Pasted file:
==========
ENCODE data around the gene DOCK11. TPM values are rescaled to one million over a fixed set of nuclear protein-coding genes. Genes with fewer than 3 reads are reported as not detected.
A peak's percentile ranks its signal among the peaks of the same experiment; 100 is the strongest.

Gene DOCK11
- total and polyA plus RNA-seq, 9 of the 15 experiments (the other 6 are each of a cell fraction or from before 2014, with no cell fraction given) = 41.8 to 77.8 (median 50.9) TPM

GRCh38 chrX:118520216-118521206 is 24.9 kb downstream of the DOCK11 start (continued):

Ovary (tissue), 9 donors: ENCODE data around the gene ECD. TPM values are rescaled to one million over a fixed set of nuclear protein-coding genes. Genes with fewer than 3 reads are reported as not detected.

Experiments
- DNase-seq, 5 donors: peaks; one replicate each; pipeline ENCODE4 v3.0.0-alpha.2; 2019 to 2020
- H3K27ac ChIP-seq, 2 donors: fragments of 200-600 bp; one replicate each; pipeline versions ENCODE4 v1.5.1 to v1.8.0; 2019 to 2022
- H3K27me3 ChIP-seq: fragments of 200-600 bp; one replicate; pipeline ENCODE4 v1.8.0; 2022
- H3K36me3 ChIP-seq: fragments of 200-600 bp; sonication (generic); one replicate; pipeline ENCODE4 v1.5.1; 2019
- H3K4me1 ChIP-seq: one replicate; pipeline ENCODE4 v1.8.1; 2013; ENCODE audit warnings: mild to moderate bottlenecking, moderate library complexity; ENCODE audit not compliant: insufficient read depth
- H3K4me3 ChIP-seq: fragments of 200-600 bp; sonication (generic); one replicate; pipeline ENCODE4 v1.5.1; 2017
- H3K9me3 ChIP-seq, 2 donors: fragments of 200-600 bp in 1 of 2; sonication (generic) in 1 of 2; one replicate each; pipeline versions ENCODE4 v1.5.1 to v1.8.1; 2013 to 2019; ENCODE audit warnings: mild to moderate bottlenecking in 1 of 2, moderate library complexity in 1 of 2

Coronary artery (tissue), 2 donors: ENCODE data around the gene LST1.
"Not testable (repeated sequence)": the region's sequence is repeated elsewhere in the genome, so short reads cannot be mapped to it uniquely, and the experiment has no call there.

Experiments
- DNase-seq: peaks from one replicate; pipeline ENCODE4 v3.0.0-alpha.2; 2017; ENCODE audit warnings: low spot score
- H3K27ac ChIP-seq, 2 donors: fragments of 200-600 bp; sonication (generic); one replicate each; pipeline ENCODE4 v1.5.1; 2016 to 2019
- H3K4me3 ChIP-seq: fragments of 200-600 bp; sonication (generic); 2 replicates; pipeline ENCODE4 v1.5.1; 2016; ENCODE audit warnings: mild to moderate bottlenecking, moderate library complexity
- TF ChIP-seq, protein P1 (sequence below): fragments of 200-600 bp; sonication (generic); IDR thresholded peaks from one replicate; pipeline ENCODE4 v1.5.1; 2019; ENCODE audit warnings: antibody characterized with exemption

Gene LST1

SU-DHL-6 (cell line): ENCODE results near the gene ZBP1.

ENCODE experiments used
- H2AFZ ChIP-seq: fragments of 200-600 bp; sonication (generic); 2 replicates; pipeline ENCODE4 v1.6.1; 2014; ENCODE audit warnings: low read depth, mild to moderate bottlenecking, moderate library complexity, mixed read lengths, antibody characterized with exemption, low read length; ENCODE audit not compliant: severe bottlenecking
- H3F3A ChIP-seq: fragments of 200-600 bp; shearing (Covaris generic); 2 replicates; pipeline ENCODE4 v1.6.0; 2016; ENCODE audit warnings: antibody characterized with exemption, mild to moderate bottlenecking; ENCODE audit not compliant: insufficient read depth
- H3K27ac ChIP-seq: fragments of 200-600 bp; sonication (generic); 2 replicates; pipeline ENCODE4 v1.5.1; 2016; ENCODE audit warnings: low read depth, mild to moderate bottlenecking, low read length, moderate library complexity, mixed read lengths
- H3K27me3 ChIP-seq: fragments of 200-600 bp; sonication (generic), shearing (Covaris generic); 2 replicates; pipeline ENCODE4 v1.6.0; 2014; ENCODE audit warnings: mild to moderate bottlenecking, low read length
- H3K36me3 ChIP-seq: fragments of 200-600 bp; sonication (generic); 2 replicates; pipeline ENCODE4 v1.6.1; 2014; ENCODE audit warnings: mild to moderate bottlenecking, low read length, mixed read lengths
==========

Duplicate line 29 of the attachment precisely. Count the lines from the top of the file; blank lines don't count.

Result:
- H3K36me3 ChIP-seq: fragments of 200-600 bp; sonication (generic); 2 replicates; pipeline ENCODE4 v1.6.1; 2014; ENCODE audit warnings: mild to moderate bottlenecking, low read length, mixed read lengths